Hello Kansas Wheat.
I attended the Wheat Quality Council’s annual meeting last week. They introduced their new executive VP, Dave Green, who is taking over from Ben Handcock, and I’m sure he’ll do a good job in that role.
Dave asked me what would I do about “quality”.
I pulled out the meeting brochure, and said…” your panel this afternoon looks great. I’m really looking forward to it. You’ve got a wheat breeder, which is Step 1 in the overall wheat chain. And you’ve got a good wheat farmer, Step 2, and you have a smart miller, Step 4, and a big baker, Step 5. But you’re missing a key player, Step 3, the grain handler/merchant/middle man…whatever you want to call him. IF he does not want to participate in the “quality” ballgame, you are wasting your time. And as we export about 50% of the wheat we grow, I’d also like to hear from Step 6, the exporter.”
Dave looked at me, said “Thanks”, and moved on. I don’t know what he thought of my answer.
It reminded me of a meeting with John Oades a decade or so earlier, when we were working on trying to get funding for a second round of a Hard White Wheat Incentive. We stayed up late, and crafted what I thought was a killer plan. It was innovative, and inclusive. It’s KEY strategy, which was missing from the first incentive payment, was it included a small (10c/bu) payment directly to the first grain handler (what I call The Originator). Oades recognized the brilliancy of my plan, and took it to the national wheat growers for approval.
The plan was not approved, to my disappointment, and I remain convinced it’s because the wheat growers did not want a direct payment going to the grain handler.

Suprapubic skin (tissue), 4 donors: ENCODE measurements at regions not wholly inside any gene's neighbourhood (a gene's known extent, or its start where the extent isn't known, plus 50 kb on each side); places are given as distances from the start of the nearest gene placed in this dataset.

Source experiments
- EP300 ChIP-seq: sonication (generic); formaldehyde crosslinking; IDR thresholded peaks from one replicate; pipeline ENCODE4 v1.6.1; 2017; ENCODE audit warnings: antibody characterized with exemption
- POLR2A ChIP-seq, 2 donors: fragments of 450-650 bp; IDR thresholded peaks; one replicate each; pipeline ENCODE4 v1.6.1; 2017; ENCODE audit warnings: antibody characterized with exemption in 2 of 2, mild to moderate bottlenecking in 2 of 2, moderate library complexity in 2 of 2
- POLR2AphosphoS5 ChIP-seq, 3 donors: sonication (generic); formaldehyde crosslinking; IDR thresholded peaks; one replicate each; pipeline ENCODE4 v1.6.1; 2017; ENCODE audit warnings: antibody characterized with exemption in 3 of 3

I believe to this day, that any good and lasting changes to the US wheat industry will be much easier to accomplish with the grain handlers active support than without, and in fact, without their support, good and lasting changes probably will not occur.
Switching gears a bit…the moderator of that panel talked of his experience with the Certified Angus Beef marketing program, which I found quite intriguing.
Does Certified Angus Beef bring in more revenue to beef cattle producers?
Is there a Certified US Best Hard Winter Wheat? Could there be? Should there be? What about a Certified US Best Spring Wheat?
I don’t know…I do know that Canada has a Canadian Western Red Spring (CWRS) program, and that wheat does indeed seem to trade at a premium in the market place. I also know this: their entire grain handling system treats their CWRS as a different wheat than their other spring wheats. Is the premium “worth it”? Beats me. I say “beauty is in the eye of the beholder”. I drive a Toyota; some guys drive BMW’s. Those BMW’s trade at a premium. Are they “worth it”? Not to me. But I admit if it was a Mercedes?…maybe.
Source: Kansas Association of Wheat Growers